Gmail Users Have No Expectation of Privacy (and a Snowden update)

Well, we all knew it. But now Google’s made it *official* — writing in a court filing just over a month ago that their users have “no legitimate expectation of privacy in information [they] voluntarily [turn] over to third parties.”

Snowden update: the NY Times is currently being DDoSed / hax0red / whatever, so I can’t provide an exact quote. Nevertheless, there’s one interesting thing in the Poitras interview — getting her public key was just a prelude to giving her instructions for using an “even more secure” communications system whose details are as yet undisclosed.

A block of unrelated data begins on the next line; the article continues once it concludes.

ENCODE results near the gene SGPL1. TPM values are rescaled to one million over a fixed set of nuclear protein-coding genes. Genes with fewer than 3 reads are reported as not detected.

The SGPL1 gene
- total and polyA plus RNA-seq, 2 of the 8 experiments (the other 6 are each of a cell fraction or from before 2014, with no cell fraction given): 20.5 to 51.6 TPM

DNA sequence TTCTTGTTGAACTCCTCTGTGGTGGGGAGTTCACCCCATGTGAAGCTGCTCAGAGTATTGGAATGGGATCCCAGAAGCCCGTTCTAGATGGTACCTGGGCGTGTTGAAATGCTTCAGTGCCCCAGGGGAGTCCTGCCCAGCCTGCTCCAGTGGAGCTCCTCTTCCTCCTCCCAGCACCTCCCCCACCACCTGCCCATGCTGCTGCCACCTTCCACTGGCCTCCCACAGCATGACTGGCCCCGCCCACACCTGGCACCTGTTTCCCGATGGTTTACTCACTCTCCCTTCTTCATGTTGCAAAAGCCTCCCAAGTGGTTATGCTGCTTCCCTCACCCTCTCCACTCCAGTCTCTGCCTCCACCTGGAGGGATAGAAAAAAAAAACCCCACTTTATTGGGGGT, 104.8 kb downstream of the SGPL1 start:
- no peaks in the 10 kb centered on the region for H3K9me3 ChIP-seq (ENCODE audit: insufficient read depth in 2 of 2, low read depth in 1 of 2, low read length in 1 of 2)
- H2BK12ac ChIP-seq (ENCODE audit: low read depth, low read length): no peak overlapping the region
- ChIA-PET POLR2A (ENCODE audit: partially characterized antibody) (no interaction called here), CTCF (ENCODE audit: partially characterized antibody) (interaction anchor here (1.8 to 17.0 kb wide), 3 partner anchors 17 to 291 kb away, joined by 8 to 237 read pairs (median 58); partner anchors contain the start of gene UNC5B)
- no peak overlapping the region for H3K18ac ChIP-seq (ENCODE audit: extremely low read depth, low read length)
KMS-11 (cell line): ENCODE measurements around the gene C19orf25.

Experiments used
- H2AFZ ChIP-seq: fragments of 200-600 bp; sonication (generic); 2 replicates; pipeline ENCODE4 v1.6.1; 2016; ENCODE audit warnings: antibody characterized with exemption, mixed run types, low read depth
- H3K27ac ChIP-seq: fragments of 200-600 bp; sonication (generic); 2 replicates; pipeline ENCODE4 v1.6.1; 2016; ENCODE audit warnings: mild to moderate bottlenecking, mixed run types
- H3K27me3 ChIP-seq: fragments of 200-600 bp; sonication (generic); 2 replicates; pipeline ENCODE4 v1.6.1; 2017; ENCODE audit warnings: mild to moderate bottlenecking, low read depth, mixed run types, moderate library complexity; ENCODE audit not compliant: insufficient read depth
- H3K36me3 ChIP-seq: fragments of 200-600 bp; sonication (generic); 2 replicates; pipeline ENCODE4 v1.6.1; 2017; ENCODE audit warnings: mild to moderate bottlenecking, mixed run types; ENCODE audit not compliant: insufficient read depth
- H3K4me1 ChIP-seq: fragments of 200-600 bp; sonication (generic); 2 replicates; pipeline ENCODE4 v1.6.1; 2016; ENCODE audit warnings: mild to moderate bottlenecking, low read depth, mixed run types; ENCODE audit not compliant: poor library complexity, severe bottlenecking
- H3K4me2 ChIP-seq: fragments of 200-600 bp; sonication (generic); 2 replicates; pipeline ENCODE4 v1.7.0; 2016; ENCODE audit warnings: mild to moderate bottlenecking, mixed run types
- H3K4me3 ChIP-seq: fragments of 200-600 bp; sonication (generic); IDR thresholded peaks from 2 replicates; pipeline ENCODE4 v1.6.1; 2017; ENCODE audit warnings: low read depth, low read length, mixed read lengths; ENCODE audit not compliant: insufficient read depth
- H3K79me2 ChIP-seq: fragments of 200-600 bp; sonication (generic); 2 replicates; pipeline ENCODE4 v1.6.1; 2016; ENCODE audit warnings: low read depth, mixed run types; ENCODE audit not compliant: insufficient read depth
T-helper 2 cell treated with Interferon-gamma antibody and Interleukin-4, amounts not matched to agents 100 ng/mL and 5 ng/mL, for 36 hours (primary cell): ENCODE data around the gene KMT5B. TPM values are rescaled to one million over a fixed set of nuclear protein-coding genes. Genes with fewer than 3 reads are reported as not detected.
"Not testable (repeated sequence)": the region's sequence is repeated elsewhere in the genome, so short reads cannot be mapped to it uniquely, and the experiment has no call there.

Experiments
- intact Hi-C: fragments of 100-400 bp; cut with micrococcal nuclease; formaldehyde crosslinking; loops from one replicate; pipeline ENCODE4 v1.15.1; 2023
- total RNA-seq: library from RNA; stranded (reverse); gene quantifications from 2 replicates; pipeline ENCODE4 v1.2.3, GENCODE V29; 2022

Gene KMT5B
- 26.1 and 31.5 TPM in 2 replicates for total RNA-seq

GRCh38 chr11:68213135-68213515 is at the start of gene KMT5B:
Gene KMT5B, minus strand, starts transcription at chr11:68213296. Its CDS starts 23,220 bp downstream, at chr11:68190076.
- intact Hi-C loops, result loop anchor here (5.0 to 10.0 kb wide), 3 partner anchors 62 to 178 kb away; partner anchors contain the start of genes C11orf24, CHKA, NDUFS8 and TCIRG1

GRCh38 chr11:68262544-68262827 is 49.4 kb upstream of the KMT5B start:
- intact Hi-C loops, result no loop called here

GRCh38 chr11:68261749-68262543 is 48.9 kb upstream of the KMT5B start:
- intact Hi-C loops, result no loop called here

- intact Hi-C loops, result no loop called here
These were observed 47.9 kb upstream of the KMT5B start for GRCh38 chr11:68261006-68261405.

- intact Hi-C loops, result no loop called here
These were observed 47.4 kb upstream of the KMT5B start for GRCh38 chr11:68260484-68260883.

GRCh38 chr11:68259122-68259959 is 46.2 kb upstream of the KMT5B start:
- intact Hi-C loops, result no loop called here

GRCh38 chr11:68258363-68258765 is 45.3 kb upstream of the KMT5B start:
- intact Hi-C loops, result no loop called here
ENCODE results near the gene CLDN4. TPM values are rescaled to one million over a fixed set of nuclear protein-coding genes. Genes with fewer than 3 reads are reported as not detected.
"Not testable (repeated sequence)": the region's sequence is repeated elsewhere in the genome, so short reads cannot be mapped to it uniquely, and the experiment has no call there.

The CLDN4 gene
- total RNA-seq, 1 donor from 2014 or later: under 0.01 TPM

“”Just as a sender of a letter to a business colleague cannot be surprised that the recipient’s assistant opens the letter, people who use Web-based email today cannot be surprised if their emails are processed by the recipient’s [email provider] in the course of delivery,” the motion reads in part. “Indeed, ‘a person has no legitimate expectation of privacy in information he voluntarily turns over to third parties.’” “

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